BEETHOVEN ONCE REMARKED he “never learned anything” from his former teacher Haydn. Ouch.

By most accounts, Haydn wasn’t a particularly attentive teacher. But it’s possible Beethoven was overeager to distance himself from this influence. After all, Herr Haydn wrote more than 10x as many symphonies, and wounded B’s pride with less than glowing reviews of his music. Beethoven’s Ninth is sometimes regarded as the final word on Romantic symphonies, yet Haydn’s joyful symphonies continue to resonate in concert halls across the world to great fanfare.

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One such concert hall is Westminster Church, where MCO Music Director Anne Manson has often conducted symphonies by Haydn. Beethoven’s popular reputation as the symphonic GOAT (greatest of all time) may be secure, but it’ll be such fun to hear Anne speak to MCO audiences at this concert about the connections between the two composers and their pieces.

Up for consideration are 1) B’s Symphony No. 7, whose second movement may be the greatest sequence of classical music ever written in a minor key; and 2) H’s ecstatic Symphony No. 96, whose original nickname ‘the Miracle’ has stuck for good reason. Which is better overall? Are they equals?

We’ll let you be the judge. 😀

The concert begins at 7.30pm on Thursday, October 6th, in Westminster United Church, 745 Westminster at Maryland. Casual tickets will be available 10 August 2022 here and on MCO’s Ticketline at 204-783-7377.

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Manitoba Chamber Orchestra
Anne Manson, Music Director
Karl Stobbe, Concertmaster
Westminster Church in Wolseley
7.30pm, Thursday, 6 October 2022
Online presentation 24 November 2022

Anne Manson, conductor

Joseph Haydn
Symphony No. 96, in D Major, ‘The Miracle’

Ludwig van Beethoven
Symphony No. 7, Op. 92 in A Major

Season sponsor / CN
Concert sponsor / Johnston Group
Guest Artist sponsor / Scott & Sonya Wright
Music Director sponsor / Don Streuber
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Symphony No. 96 in D Major, ‘The Miracle’
Joseph Haydn

Haydn composed Symphony No. 96 in 1791, and it was probably premiered in London on 11 March of that year. Following the common practice of the day for orchestral concerts, he sat at a keyboard toward the rear of the orchestra and shared the direction of the performance with the orchestra’s concertmaster, Johann Peter Salomon, who stood or sat at the front of the ensemble.

Haydn made two trips to England, in 1790/2 and 1794/5. They won him enormous success, in terms of both art and commerce. He composed 12 new symphonies (Nos. 93 through 104), six for each season. They have become known as his ‘London’ Symphonies, and proved to be his final works in this form. Symphony No. 96 was probably the first of them in order of creation.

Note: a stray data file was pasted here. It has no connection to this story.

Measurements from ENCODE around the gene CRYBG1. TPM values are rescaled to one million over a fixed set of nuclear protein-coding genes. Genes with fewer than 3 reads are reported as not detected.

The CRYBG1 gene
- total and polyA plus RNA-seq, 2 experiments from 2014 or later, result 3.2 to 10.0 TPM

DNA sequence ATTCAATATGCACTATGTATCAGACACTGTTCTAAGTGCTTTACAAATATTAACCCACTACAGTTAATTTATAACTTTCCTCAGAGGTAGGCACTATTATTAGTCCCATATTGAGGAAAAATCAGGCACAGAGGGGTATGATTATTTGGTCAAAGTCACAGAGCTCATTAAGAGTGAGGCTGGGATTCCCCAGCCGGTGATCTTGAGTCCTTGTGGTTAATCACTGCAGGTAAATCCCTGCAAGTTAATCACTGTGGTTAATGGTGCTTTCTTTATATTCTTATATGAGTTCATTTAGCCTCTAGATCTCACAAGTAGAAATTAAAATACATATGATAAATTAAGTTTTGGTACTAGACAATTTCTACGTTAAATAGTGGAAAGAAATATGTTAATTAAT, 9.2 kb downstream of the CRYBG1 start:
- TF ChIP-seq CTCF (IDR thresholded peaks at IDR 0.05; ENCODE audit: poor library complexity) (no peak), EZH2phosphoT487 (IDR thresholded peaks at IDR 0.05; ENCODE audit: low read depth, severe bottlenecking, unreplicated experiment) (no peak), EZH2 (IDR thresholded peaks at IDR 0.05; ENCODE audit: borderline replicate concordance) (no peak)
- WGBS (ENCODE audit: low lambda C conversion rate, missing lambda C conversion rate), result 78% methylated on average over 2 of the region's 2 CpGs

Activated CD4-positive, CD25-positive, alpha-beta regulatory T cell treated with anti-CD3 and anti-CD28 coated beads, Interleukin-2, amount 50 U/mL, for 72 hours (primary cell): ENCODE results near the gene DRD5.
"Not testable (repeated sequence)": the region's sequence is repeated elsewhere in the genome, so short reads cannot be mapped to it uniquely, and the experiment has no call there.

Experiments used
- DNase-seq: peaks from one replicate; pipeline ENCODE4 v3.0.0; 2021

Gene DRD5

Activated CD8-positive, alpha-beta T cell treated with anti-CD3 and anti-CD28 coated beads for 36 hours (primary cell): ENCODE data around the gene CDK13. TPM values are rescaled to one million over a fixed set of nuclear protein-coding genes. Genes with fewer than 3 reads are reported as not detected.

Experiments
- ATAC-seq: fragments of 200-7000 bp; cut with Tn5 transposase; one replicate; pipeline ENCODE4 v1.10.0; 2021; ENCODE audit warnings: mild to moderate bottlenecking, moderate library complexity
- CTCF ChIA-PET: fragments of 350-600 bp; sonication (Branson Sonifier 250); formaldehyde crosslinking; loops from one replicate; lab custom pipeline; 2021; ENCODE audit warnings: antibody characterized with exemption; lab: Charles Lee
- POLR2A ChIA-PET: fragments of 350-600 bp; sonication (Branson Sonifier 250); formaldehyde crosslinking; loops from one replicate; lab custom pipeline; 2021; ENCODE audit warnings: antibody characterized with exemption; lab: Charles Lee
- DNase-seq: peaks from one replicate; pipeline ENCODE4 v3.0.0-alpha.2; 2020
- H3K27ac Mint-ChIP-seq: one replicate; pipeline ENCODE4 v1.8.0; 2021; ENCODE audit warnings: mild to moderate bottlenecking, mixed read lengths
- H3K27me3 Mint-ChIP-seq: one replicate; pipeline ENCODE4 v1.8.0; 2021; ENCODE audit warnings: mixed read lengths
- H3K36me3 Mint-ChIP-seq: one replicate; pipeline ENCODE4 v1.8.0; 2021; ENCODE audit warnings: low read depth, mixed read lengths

Musicologist Edward Downes describes the origin of its nickname. “When Haydn came to take his place at the keyboard during one of his London concerts, the audience, curious to observe the great man at close quarters, crowded forward towards the orchestra, leaving empty a large number of seats in the middle of the auditorium. While the seats were still empty, a huge chandelier plunged down and smashed, terrifying the whole audience. When those whose lives had perhaps been saved by the accident of their curiosity realized what had happened, the cry went up ‘Miracle! Miracle!’ The odd thing about this incident is that it did not happen at the performance of Symphony No. 96, but in 1794, at the premiere of Haydn’s Symphony No. 102, but the nickname ‘Miracle’ has stuck to No. 96.”

The first movement opens with an unexpectedly serious introduction in slow tempo, before Haydn, in the blink of an eye, shifts impishly to a bright and cheerful Allegro. Wind instruments play a prominent role, as they will throughout the entire work. The second movement offers a relaxing stroll, based on one of those artless, folk-like tunes that Haydn produced so effortlessly. A substantial section in a minor key provides contrast, while a passage towards the end that spotlights solos winds and two violins offers a taste of a form much favoured in London at the time, the sinfonia concertante. The following minuet is pure Austria, a happy joining of ballroom (outer panels) and village festival (central trio). The single-theme, perpetual-motion finale bounds ahead joyously from first bar to last.